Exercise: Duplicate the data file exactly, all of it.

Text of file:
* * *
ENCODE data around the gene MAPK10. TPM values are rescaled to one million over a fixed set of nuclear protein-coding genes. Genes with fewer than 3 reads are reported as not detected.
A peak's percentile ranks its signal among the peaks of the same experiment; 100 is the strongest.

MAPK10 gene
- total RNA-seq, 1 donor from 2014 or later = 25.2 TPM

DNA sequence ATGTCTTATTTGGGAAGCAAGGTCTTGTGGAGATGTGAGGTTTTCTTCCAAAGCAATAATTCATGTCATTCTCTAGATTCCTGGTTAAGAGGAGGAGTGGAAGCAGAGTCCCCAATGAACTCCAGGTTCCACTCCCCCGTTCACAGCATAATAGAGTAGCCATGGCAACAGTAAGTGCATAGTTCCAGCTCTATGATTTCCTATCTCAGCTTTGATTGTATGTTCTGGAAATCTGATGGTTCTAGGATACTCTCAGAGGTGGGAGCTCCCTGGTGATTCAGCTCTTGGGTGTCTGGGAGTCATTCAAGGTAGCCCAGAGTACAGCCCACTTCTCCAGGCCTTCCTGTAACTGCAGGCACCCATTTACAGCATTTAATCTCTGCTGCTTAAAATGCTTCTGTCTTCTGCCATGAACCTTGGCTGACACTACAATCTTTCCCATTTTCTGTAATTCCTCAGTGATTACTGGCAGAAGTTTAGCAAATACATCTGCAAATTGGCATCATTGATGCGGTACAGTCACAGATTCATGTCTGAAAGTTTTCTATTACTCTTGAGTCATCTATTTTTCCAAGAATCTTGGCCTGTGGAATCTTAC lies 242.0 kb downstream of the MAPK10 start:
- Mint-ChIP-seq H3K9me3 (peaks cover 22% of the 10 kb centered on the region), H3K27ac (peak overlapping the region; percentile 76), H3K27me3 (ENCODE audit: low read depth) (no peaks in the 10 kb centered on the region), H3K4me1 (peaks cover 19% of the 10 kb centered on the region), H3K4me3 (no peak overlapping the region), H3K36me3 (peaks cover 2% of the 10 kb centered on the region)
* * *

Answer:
ENCODE data around the gene MAPK10. TPM values are rescaled to one million over a fixed set of nuclear protein-coding genes. Genes with fewer than 3 reads are reported as not detected.
A peak's percentile ranks its signal among the peaks of the same experiment; 100 is the strongest.

MAPK10 gene
- total RNA-seq, 1 donor from 2014 or later = 25.2 TPM

DNA sequence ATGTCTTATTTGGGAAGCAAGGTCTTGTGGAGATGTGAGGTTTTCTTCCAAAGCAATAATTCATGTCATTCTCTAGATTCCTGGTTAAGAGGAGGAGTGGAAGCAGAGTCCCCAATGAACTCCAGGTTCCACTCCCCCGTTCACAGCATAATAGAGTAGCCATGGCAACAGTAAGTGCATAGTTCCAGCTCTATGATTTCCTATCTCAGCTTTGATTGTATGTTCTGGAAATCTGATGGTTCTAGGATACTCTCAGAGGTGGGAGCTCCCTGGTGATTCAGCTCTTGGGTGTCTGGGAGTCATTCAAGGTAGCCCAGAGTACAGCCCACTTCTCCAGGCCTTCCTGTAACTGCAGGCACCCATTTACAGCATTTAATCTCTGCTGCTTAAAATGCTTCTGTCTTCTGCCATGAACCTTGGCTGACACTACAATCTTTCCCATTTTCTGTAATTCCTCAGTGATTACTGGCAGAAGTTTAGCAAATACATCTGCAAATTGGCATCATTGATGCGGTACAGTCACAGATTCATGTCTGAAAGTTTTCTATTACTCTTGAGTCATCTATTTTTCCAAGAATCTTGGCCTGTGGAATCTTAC lies 242.0 kb downstream of the MAPK10 start:
- Mint-ChIP-seq H3K9me3 (peaks cover 22% of the 10 kb centered on the region), H3K27ac (peak overlapping the region; percentile 76), H3K27me3 (ENCODE audit: low read depth) (no peaks in the 10 kb centered on the region), H3K4me1 (peaks cover 19% of the 10 kb centered on the region), H3K4me3 (no peak overlapping the region), H3K36me3 (peaks cover 2% of the 10 kb centered on the region)